"There is no greater agony than bearing an untold story inside you.”
― Maya Angelou, I Know Why the Caged Bird Sings
What is your child's story?
Art and storytelling transcend time and unite all of humanity. The power of a story can pierce a heart with conviction, soothe an aching soul, provide newfound knowledge and understanding, and can withstand cultural, generational, and personal differences. Similarly, art provides an opportunity for personal expression, can evoke emotion, and can also tell a story. Both mediums of expression extend beyond generations and cultures.
As our world becomes increasingly more global and children increasingly more cross-cultural, new challenges are being discovered: a struggle for cross-cultural youth to define their identity, to live life without feeling rooted in one particular culture/homeland, and to feel a sense of belonging.
Ruth Ven Reken, Co-founder of Families in Global Transition, defines Cross Cultural Kids (CCKs) as: a person who has lived in—or meaningfully interacted with—two or more cultural environments for a significant period of time during developmental years. When considering the US Census data that reveal a minority-majority youth population in America by 2020 and the demographic populations that would be considered cross cultural: multiracial and/or multicultural, children of immigrants and refugees, Third Culture Kids (TCKs), international adoptees, missionary and military kids, and children of minorities, we can conclude that the majority of our youth in America are CCKs.
This curriculum is in response to these findings. Our objective is to create an interdisciplinary 6-week unit that will use ELA, H/SS, and Visual Arts as a vehicle for increasing empathy, improving self-identity, and enhancing cultural understanding.
Kelly Christianson is a Master of Public Health candidate at the Boston University School of Public Health. She has experience working in a pharmacy as a technician, both retail as well as hospital. Her interest in the public health field is in the mental health of children globally. Kelly has been with Cultured Kids since May 2016. She grew up in Lynnfield, MA and currently resides in Brookline, MA.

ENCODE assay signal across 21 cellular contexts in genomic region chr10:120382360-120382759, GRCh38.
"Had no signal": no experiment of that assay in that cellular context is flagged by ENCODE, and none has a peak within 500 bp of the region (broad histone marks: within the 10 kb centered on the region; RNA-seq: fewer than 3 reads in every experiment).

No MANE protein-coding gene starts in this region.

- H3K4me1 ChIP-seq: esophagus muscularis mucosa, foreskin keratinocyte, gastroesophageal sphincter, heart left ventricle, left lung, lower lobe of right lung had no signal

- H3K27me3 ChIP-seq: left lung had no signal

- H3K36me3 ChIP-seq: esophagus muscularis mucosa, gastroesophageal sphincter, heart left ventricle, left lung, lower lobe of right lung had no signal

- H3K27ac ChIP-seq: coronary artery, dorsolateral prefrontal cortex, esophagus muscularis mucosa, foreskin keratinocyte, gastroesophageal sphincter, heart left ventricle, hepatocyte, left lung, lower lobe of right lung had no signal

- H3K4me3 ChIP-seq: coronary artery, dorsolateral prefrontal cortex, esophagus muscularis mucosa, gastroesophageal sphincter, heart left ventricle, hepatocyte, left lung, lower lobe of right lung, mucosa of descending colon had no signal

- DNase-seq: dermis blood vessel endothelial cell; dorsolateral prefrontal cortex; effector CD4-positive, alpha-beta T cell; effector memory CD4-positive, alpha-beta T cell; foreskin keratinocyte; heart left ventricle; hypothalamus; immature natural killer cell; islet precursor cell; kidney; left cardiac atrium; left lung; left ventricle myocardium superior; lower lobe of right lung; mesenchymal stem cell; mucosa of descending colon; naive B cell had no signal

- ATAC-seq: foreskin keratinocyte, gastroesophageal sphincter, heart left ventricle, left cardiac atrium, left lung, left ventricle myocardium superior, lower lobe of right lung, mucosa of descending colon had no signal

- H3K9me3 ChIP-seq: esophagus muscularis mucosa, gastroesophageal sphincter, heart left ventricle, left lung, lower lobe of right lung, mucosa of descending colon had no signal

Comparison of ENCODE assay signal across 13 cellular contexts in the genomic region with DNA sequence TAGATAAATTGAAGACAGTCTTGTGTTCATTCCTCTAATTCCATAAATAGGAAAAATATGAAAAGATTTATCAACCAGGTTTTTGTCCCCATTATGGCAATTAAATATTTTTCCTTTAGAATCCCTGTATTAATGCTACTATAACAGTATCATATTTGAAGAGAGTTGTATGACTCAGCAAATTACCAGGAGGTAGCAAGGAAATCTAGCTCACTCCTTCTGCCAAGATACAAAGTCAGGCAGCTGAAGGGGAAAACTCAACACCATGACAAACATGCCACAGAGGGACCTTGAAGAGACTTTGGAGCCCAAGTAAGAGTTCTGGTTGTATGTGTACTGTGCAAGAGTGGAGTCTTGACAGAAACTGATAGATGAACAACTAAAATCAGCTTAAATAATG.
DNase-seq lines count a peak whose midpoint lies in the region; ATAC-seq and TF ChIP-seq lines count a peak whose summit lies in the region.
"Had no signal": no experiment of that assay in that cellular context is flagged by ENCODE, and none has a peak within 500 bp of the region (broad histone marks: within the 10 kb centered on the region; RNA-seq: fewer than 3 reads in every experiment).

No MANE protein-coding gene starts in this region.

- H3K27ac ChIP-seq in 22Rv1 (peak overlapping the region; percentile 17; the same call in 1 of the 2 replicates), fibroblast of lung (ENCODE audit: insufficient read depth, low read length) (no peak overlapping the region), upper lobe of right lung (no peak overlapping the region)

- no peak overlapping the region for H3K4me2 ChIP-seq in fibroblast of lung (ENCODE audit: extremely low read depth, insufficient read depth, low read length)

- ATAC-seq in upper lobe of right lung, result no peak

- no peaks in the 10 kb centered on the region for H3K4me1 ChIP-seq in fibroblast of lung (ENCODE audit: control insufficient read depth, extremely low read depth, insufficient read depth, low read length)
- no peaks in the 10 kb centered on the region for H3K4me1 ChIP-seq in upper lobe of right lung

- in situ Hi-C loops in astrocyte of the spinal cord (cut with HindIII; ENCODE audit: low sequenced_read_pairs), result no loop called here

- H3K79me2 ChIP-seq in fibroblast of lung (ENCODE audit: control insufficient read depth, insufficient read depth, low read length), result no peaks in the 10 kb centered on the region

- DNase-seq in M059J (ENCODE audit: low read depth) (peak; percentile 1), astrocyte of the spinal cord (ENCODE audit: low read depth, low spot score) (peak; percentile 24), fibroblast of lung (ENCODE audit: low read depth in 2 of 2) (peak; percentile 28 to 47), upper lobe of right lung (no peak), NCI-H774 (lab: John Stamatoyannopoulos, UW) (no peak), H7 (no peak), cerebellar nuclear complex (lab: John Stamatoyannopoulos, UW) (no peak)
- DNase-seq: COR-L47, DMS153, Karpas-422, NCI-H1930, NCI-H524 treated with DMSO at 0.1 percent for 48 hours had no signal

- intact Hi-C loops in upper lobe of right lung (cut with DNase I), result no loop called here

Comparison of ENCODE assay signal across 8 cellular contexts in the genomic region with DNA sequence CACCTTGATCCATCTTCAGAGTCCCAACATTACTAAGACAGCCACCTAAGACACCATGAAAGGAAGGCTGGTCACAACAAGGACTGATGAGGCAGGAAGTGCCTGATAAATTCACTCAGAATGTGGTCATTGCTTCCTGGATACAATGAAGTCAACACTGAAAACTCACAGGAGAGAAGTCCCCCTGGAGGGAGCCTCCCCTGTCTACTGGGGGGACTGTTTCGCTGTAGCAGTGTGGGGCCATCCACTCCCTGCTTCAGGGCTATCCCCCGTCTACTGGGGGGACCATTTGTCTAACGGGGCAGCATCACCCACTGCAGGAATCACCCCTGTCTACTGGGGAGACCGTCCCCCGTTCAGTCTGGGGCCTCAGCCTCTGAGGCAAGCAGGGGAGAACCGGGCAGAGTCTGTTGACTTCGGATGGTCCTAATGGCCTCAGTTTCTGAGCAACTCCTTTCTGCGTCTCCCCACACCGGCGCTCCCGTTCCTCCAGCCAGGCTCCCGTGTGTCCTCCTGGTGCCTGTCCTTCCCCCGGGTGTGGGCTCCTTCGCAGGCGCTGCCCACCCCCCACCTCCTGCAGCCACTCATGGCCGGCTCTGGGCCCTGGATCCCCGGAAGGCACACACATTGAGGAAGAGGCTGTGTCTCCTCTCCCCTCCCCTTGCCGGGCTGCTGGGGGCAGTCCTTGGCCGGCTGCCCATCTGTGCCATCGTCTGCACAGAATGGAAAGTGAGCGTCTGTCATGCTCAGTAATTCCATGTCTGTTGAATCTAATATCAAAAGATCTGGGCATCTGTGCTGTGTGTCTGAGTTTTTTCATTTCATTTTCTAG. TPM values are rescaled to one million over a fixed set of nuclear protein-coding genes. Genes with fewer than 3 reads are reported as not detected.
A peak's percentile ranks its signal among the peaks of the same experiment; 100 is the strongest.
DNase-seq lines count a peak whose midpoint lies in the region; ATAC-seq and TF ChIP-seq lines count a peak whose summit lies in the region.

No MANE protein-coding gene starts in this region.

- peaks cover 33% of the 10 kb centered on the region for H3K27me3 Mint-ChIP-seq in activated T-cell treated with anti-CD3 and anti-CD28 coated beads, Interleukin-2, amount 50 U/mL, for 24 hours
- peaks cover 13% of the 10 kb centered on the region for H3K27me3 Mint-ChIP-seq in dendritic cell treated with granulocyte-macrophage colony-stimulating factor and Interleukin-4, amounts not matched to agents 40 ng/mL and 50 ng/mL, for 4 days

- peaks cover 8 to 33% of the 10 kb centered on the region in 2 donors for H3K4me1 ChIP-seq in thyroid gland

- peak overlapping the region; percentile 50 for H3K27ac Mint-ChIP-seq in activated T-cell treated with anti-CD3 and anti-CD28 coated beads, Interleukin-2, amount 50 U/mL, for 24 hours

Nicollette Johnson is getting her Master of Public Health degree at Boston University School of Public Health. She is studying Monitoring and Evaluation, and Global Health. She also has an interest in maternal and child health. Nicollette is interning for Cultured Kids as a practicum and will be developing a stakeholder analysis and working with Kelly to create a monitor and evaluation plan.
Cassie Sheets holds a Master’s in Sociology with an emphasis in Inequality and Social Justice and has worked as a nonprofit administrator and adjunct instructor. She is working toward a Master’s in Children’s Literature from Simmons College. Upon graduation, she plans to work toward diversity and inclusion efforts in the children’s literature industry.
Fuko Kiyama is a master's student at the Eliot-Pearson department of child study and human development at Tufts University. She received her Bachelor's degree from International Christian University in Japan. As a third culture kid herself, she has experienced difficulty in seeking her identity. She is passionate about creating educational curricula that supports individuals who cannot identify to a specific culture. She also hopes to create a platform where multicultural individuals can tell their life story. In her free time, she enjoys dancing, baking cookies and watching musicals. She is very excited to be part of the Cultured Kids community!